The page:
Of the 125 potential survey sites, 100 (80%) responded to our invitation to participate. Of the 100 respondents, 56 stated that they were not currently producing either of the WHO formulations, three did not wish to participate, one could not participate because the respondent could not understand any of the survey’s languages, and one was excluded from the final analysis because the data provided were incomplete. Thirty-nine sites from 29 countries were therefore included in the final data analysis (Fig. 1). According to the World Bank classification,10 seven (24%) of the 29 countries included in the final analysis were low-income, 16 (55%) were middle-income and the remaining six (21%) were high-income. The 39 survey sites were health-care facilities (n = 34) or private companies (n = 5). The five private companies were either selling one of the WHO ABH formulations on the local market (n = 3) or were contracted to produce one of the formulations by the national government (n = 2).
Fig. 1. Map showing the locations of sites that responded to survey on the local production of the WHO-recommended alcohol-based handrub formulations, 2011
The WHO formulations were produced only by pharmacists in 18 (46%) of the survey sites, jointly by pharmacists and technicians in six (15%) of the sites, only by technicians in four (10%) of the sites and by “other professionals” in the remaining 11 sites (28%). Sixteen (41%) of the survey sites had initial difficulty in identifying staff who had adequate skills for the local production of the WHO formulations, and the respondents representing 29 (74%) of the sites reported that staff had had to be trained in the production of such formulations (Table 1).
Table 1. Advantages of – and potential barriers to – the local production of alcohol-based handrubs, 2011
Twenty-one (54%) of the survey sites had been using a different ABH before they had started producing one of the WHO formulations. At the time of the survey, 30 (77%) of the survey sites were using the formulation based on ethanol. The ethanol (96% v/v) being used came either from the chemical industry (16 sites) or had been produced – from sugar cane, maize, manioc, mahogany or walnut – by agro-industry (14 sites). The remaining nine sites (23%) used the WHO formulation based on isopropanol. The isopropanol (99.8% v/v) came from the chemical industry (eight sites) or from agro-industry (one site). The alcohol used was procured locally in 28 (72%) of the survey sites (Table 1). Glycerol and hydrogen peroxide (H2O2) were procured locally by 55% and 49% of the sites that used these chemicals, respectively. Difficulty in procuring ingredients of adequate quality for the ABHs was reported by 51% of the respondents – and attributed to local shortages and price fluctuations (Table 1).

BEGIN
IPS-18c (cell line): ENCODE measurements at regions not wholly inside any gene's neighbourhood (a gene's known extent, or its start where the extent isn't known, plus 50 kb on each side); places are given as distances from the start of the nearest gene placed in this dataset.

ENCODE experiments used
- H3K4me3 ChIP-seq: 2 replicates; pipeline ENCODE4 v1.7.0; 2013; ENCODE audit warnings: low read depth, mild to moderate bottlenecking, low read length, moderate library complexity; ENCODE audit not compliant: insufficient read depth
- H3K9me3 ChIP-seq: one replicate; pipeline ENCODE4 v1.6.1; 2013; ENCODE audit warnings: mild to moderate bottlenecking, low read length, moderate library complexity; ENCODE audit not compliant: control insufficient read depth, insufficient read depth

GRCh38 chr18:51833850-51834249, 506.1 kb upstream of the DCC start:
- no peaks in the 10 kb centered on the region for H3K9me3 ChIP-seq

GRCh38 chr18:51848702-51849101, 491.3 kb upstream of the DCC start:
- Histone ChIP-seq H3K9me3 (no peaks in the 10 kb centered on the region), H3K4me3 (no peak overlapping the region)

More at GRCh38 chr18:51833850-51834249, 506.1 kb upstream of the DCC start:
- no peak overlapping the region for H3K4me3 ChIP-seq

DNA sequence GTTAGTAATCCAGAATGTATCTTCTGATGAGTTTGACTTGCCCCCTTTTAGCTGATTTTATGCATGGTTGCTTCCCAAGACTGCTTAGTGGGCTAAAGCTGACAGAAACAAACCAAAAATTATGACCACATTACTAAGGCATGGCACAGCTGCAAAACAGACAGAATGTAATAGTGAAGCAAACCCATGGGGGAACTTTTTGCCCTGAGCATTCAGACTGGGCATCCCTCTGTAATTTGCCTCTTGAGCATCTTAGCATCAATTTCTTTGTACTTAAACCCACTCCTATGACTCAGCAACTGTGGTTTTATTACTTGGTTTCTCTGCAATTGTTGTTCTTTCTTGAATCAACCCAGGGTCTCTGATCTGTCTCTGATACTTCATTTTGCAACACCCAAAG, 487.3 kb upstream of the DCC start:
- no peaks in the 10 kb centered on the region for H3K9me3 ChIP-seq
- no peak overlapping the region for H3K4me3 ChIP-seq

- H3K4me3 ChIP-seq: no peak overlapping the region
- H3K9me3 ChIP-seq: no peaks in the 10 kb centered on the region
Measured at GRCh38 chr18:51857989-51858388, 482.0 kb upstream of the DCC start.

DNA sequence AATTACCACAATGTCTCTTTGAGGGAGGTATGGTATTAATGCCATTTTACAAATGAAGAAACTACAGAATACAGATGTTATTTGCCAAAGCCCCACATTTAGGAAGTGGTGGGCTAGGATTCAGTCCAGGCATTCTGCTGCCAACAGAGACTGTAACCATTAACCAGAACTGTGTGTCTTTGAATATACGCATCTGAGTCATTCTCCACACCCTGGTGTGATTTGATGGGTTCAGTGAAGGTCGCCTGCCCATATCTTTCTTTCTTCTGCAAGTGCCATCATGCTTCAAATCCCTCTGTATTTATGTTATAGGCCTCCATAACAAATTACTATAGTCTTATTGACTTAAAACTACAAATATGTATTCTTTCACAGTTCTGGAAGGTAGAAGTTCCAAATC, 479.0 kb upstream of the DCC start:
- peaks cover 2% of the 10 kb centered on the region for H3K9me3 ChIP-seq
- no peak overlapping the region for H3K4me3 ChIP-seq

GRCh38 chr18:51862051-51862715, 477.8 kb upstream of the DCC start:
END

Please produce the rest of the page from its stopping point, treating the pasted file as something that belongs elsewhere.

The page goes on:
Nine of the survey sites reported using handrubs based on slight modifications of the WHO-recommended formulations. These modifications comprised: the exclusion of H2O2 (n = 3); the exclusion of glycerol (n = 1) or a reduction in its concentration (n = 1) to increase the moisturizing qualities of the final product; an increase in the concentration of glycerol (n = 1) to reduce the stickiness of the final product; or the addition of perfume (n = 3).
Equipment and dispensers